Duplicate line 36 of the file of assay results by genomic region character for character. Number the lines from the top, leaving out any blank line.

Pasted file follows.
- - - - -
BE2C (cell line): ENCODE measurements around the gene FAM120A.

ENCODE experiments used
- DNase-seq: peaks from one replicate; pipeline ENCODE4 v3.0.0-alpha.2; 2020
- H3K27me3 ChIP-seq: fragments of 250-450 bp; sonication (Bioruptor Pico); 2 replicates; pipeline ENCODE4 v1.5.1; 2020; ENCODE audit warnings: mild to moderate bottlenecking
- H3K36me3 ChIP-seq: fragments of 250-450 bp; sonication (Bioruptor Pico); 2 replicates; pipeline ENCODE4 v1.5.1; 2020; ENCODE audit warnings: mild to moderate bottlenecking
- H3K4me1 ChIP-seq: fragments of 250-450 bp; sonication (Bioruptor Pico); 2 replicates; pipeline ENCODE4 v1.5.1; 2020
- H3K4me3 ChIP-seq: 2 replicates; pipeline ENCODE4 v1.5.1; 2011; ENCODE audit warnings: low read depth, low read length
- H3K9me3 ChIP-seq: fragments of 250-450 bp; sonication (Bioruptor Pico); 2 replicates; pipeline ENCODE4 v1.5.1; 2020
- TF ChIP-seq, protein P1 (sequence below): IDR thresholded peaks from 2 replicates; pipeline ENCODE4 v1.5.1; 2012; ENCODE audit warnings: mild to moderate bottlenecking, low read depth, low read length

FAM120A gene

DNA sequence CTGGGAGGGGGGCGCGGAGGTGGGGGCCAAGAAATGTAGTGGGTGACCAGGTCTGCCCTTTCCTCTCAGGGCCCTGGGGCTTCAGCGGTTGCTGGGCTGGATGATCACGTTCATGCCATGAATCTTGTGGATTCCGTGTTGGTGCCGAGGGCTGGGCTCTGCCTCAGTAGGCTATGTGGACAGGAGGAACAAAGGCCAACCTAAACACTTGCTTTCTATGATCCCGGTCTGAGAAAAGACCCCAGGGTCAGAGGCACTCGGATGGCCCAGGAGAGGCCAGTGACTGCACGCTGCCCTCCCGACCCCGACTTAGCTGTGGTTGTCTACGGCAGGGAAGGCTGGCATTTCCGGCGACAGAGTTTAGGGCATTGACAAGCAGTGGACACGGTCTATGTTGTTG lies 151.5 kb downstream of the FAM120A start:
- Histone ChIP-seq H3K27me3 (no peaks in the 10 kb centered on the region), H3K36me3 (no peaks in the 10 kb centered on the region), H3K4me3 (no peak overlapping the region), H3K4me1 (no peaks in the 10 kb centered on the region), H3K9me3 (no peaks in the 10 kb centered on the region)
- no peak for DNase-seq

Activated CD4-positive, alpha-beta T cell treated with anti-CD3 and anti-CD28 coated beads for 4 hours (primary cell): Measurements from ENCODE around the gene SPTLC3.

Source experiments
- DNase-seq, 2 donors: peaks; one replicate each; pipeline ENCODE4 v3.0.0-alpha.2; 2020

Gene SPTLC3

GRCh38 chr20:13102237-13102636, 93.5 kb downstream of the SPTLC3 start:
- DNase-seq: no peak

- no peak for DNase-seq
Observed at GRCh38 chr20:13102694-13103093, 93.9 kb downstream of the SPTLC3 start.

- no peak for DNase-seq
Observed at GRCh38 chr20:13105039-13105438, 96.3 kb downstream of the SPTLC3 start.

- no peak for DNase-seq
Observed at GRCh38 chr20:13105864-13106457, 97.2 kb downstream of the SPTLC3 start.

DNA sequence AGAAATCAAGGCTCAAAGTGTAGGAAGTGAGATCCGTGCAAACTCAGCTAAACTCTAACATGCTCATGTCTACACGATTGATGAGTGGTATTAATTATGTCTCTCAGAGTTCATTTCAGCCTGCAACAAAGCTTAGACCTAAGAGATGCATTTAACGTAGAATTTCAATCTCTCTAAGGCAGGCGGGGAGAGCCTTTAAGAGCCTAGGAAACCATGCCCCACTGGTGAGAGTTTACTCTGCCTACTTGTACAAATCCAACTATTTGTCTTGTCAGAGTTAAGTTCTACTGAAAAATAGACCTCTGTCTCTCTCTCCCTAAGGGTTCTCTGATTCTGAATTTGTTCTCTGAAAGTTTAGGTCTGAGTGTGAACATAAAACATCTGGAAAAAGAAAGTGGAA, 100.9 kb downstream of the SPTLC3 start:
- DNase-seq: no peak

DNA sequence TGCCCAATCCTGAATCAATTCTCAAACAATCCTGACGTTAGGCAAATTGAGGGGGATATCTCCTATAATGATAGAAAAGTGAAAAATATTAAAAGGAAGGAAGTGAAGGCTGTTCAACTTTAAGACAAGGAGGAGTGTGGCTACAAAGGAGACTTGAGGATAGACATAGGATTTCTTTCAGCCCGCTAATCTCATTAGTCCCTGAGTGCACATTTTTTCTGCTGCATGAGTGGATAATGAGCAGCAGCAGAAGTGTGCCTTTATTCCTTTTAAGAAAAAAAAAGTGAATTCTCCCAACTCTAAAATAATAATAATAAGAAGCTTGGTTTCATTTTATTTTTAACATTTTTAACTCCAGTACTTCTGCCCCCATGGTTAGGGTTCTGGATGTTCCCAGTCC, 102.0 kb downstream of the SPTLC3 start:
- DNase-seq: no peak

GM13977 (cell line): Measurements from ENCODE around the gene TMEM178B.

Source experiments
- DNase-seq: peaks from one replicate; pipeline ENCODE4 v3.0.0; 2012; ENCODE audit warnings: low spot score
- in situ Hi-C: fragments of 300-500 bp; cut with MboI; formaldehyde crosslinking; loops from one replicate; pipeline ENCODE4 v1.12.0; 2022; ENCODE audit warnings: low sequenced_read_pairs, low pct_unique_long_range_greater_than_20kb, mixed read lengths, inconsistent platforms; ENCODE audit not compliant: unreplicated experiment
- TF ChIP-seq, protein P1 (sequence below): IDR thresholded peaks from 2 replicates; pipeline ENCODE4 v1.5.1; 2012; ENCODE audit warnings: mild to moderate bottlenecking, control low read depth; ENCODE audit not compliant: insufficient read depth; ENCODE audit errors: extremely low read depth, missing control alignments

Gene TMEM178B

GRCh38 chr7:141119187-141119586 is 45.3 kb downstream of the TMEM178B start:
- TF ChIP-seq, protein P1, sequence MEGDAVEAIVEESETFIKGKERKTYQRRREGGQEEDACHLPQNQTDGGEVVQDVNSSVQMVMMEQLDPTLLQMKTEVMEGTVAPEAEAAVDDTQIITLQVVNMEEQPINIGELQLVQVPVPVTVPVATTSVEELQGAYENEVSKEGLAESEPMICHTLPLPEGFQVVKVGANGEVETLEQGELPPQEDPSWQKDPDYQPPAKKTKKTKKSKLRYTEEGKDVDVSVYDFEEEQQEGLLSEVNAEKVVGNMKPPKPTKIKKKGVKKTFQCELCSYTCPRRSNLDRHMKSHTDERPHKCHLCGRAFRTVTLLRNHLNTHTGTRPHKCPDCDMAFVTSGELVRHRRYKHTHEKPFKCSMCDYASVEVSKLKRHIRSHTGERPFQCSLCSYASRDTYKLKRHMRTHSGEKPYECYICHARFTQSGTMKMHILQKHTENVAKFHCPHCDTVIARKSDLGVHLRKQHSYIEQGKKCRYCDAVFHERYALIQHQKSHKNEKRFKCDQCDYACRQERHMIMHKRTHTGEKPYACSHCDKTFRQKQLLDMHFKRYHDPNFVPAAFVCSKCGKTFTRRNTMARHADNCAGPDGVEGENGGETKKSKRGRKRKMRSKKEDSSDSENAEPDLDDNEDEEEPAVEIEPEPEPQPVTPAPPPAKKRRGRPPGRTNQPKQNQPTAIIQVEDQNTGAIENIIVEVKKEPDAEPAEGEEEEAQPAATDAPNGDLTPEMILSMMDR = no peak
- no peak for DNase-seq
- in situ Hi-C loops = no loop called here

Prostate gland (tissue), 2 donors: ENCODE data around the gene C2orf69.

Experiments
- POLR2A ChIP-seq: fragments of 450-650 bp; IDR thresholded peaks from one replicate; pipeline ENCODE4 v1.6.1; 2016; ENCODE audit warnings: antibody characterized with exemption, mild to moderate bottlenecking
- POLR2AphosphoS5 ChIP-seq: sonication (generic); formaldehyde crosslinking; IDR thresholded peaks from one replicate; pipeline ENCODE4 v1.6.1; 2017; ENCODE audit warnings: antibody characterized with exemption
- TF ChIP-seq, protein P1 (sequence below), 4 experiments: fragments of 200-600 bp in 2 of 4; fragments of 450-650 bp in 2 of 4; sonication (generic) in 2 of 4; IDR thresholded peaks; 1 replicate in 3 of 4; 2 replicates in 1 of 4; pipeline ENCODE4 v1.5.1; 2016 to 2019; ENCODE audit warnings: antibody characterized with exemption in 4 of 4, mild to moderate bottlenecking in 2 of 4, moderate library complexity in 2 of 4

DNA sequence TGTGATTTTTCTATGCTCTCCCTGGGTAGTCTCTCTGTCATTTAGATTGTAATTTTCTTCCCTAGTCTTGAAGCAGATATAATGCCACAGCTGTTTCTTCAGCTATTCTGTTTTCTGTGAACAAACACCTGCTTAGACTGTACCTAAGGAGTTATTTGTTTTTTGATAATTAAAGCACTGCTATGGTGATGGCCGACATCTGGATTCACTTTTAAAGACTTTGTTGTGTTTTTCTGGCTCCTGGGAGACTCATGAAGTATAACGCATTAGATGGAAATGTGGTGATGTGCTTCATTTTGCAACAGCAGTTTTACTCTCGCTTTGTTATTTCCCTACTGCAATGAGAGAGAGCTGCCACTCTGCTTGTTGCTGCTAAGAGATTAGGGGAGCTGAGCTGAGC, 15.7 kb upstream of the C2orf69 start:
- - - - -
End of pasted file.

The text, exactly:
GRCh38 chr7:141119187-141119586 is 45.3 kb downstream of the TMEM178B start: